Today’s consumers are “spending less on things and more on experiences, which is highly beneficial to the hospitality industry.” That sentiment—from Bernard Baumohl, chief global economist of The Economic Outlook Group in the kick-off session for the 23rd annual run of The Lodging Conference (TLC)—reflects one of the many reasons that participants at the event expect the hotel business to remain strong as it heads into 2018.
Indeed, as is his wont, conference co-founder and producer Harry Javer kicked off this year’s TLC (held last week at The Arizona Biltmore Resort and Spa in Phoenix) by informally polling the opening morning crowd about whether they are optimistic or pessimistic about the next year for the lodging industry—and the vast majority raised their hands in response to the upbeat outlook.
Among the many expressing a positive view from the podiums at TLC was Chip Rogers, president and ceo of the Asian American Hotel Owners Association (AAHOA). For example, for all the paralysis among lawmakers in Washington, D.C., on a variety of issues, Rogers said during the event’s opening session that he is “extremely optimistic that Congress will pass a significant tax cut by Christmas. For my membership, the most important aspect of that proposed tax reform would be bringing down the rates on small-business owners.” (Related note: Rogers weighs in on other potential benefits of tax reform and other issues impacting his organization’s 17,000-plus members in an in-depth Q+A that’s in the November edition of Boutique Design magazine.)
Here are some other nuggets of wisdom I gleaned from TLC speakers:
“Look around at any consumer good and you see an ever-growing array of choices. The same thing applies to all the new brands that are being launched in the hotel business. These days, people want more choices in their lodging, as well.”—David Kong, president and ceo, Best Western Hotels & Resorts, during the “A View from the Top” panel.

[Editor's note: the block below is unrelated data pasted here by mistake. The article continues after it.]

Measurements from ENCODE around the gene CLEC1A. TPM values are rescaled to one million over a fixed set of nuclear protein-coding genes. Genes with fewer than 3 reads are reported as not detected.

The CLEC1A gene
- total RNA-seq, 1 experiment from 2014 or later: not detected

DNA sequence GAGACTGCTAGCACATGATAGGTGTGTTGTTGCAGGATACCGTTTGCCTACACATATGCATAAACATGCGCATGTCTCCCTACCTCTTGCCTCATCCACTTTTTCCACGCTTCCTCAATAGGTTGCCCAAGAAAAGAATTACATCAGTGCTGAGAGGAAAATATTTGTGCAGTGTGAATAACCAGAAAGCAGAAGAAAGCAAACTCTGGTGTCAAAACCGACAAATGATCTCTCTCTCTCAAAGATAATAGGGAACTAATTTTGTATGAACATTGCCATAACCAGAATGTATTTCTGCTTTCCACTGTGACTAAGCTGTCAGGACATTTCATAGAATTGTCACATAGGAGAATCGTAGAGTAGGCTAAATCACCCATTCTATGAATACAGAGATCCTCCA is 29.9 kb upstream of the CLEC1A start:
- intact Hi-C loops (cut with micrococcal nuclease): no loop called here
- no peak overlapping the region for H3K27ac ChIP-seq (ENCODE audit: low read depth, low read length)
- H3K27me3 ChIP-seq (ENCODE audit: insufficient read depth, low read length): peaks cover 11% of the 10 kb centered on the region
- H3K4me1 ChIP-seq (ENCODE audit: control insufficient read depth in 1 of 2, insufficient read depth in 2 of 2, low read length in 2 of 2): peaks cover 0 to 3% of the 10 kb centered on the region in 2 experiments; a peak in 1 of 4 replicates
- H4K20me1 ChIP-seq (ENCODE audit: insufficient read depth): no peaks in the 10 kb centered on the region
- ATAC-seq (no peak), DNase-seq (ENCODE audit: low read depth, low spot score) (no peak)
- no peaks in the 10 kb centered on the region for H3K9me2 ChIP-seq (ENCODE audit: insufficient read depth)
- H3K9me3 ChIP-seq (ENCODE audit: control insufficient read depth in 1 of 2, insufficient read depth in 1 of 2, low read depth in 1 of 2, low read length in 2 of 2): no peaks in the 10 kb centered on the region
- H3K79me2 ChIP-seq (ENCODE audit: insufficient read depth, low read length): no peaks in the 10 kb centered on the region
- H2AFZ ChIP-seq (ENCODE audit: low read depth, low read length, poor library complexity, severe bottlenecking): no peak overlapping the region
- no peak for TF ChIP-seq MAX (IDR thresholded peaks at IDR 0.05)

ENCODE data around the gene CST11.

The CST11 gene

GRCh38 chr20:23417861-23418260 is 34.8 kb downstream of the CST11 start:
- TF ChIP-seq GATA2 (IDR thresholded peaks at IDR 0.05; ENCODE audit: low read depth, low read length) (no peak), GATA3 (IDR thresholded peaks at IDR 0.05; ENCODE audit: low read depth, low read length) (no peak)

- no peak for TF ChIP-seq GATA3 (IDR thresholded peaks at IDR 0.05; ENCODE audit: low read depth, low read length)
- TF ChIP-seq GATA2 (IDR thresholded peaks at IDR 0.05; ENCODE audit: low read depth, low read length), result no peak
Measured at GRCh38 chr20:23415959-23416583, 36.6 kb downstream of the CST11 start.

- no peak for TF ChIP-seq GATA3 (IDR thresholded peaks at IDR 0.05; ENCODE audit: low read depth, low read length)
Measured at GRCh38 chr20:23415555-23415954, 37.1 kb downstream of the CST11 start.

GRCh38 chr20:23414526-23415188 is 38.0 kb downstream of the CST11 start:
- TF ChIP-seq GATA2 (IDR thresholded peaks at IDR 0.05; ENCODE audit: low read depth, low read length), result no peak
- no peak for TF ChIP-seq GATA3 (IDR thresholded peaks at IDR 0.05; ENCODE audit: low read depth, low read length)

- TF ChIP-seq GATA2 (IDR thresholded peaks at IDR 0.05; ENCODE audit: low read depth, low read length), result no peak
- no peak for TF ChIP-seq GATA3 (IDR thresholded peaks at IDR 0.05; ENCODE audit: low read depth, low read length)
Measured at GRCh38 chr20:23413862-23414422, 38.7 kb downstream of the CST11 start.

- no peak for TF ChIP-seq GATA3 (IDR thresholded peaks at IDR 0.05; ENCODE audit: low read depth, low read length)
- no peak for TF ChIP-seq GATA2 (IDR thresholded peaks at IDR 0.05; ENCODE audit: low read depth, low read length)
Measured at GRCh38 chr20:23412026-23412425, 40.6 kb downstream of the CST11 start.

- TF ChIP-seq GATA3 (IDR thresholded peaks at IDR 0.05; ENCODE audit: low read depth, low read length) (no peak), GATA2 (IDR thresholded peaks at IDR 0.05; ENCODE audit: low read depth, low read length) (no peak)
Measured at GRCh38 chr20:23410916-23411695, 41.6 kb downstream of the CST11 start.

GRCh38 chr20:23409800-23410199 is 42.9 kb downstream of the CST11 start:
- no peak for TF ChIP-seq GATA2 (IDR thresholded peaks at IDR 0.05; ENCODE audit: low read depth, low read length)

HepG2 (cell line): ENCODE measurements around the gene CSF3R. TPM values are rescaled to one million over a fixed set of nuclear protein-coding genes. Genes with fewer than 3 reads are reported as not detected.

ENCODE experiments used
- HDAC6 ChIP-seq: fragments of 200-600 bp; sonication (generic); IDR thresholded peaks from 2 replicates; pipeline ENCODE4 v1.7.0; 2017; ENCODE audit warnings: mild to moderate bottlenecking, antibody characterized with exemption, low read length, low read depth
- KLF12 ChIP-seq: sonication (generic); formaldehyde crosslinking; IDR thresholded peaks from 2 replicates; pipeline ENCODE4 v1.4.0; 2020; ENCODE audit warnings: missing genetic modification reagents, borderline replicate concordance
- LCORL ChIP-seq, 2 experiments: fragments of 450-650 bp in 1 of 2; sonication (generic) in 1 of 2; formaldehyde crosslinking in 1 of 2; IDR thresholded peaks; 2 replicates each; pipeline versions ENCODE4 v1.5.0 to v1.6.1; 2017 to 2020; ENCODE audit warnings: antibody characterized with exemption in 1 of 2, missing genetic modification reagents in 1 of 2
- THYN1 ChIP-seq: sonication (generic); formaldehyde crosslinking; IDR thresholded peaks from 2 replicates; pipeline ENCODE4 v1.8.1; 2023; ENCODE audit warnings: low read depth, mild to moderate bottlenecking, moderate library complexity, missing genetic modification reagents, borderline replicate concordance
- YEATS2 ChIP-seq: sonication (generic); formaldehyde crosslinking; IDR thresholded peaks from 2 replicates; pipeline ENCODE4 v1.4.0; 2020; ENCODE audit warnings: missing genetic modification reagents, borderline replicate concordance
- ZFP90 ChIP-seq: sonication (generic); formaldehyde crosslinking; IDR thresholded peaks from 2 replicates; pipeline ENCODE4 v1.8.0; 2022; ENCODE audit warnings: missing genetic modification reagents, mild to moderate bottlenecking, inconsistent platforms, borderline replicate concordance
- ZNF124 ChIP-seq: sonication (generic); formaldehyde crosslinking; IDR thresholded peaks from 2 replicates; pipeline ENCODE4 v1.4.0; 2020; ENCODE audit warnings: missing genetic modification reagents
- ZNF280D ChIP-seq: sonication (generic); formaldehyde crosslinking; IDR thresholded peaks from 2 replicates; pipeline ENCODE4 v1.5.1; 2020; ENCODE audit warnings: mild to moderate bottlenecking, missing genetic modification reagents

“If you’re complacent, you’re dead.”—Kevin Frid, chief operating officer, North & Central America, AccorHotels, at the “A View from the C-Suite” session.
“There’s always some element of surprise in doing an adaptive reuse project. Your best bet is to expect the unexpected.”—Mike Conway, chairman and chief portfolio officer of Winegardner & Hammons Hotel Group, during the “Historic Building Conversion” panel.
“Soft brands allow us to bring truly iconic buildings into our system that keep their own identities, thereby giving more choices to travelers.”—Noah Silverman, chief development officer, full service hotels, Marriott Intl., at the “A Guide to Soft Brands” session.
“To pull off a successful renovation, you have to have a great team in place, right from the start. Without that, it’s like trying to build a house without first having the foundation in place.”—Kip Richards, principal/director, Source Direct Imports, during the “Smart Renovation to Add Value and Increase Profits” panel.